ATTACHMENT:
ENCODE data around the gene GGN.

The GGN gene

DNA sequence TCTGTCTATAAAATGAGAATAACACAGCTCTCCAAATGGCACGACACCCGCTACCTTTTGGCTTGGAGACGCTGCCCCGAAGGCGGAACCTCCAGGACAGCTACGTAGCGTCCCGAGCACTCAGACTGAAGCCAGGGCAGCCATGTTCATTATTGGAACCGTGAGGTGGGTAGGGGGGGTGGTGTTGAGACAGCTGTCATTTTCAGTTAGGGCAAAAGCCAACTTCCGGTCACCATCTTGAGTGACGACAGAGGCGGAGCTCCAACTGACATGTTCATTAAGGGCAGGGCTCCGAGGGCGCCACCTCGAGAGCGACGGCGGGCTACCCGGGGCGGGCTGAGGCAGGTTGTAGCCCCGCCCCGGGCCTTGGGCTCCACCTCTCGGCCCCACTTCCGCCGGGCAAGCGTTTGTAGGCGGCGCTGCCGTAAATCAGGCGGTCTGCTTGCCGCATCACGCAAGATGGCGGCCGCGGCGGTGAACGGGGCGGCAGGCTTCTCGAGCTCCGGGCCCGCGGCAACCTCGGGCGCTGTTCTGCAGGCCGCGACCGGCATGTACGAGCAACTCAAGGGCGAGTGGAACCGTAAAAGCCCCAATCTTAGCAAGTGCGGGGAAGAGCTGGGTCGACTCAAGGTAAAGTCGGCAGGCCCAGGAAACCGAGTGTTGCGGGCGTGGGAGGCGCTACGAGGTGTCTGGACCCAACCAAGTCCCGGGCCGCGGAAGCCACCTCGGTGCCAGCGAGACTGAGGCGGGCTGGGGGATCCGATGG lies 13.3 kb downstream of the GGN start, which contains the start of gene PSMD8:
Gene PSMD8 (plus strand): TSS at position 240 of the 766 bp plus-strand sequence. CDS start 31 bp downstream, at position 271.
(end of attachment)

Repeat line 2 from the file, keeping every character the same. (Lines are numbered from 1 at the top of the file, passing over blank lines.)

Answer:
The GGN gene